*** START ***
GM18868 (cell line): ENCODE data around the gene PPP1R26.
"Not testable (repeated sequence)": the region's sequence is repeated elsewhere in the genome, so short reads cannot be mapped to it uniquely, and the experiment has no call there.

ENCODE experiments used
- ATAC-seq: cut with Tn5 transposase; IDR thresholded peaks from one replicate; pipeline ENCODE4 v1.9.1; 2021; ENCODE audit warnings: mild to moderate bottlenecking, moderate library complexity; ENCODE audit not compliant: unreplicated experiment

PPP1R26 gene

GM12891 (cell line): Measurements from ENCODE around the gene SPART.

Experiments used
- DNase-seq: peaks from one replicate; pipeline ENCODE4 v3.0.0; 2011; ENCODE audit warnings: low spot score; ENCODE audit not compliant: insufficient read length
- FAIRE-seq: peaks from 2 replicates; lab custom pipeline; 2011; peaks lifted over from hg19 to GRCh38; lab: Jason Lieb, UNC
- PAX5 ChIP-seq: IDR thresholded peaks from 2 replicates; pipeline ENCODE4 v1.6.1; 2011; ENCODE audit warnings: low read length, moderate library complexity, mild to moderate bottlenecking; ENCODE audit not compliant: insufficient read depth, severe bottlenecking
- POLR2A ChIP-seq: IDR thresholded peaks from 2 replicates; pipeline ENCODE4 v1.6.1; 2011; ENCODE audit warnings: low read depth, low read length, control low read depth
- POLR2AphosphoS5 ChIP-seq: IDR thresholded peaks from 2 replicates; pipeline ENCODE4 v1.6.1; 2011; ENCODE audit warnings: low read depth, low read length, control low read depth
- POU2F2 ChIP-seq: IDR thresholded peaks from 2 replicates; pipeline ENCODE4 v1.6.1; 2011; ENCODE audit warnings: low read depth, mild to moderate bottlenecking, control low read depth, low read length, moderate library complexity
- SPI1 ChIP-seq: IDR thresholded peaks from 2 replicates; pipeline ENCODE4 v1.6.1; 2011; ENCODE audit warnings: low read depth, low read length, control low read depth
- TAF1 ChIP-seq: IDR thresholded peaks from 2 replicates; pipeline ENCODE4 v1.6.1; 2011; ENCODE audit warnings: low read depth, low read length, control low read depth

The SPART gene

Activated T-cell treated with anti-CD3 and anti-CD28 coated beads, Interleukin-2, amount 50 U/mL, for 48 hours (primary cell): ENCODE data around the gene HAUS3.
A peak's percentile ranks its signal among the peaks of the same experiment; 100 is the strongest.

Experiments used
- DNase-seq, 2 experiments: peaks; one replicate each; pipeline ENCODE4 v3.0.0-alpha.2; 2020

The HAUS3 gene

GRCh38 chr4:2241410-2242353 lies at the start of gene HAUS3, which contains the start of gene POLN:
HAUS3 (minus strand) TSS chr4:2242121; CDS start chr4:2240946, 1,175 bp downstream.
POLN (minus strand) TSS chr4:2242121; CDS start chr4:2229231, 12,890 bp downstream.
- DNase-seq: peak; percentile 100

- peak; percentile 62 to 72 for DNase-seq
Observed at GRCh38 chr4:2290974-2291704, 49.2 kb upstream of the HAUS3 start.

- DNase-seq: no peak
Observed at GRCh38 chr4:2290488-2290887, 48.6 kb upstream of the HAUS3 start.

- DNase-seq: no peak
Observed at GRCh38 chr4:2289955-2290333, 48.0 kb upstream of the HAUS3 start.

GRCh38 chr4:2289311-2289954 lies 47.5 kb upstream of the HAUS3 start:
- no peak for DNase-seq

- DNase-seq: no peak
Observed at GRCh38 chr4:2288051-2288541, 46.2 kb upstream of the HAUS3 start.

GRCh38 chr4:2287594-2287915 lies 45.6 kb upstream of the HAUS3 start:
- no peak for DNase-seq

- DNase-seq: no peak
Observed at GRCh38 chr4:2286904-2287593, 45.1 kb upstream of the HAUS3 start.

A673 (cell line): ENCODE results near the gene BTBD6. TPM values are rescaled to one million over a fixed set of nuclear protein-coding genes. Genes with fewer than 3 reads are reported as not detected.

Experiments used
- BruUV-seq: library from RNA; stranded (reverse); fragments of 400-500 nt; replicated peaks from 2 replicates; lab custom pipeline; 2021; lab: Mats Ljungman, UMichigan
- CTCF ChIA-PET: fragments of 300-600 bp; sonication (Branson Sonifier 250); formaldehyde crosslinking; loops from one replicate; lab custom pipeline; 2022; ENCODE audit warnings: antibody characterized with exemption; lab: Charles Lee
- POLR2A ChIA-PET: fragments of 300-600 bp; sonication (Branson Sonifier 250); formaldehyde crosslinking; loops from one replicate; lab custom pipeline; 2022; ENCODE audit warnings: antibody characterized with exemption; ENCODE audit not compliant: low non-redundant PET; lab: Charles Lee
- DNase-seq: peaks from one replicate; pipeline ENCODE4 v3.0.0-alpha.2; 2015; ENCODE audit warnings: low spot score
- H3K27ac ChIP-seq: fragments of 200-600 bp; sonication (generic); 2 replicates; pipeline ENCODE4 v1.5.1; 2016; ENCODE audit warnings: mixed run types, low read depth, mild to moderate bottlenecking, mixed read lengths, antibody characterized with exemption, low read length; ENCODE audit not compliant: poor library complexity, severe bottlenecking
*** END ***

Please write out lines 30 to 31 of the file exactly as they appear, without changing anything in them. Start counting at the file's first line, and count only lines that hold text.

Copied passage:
- DNase-seq: no peak
Observed at GRCh38 chr4:2289955-2290333, 48.0 kb upstream of the HAUS3 start.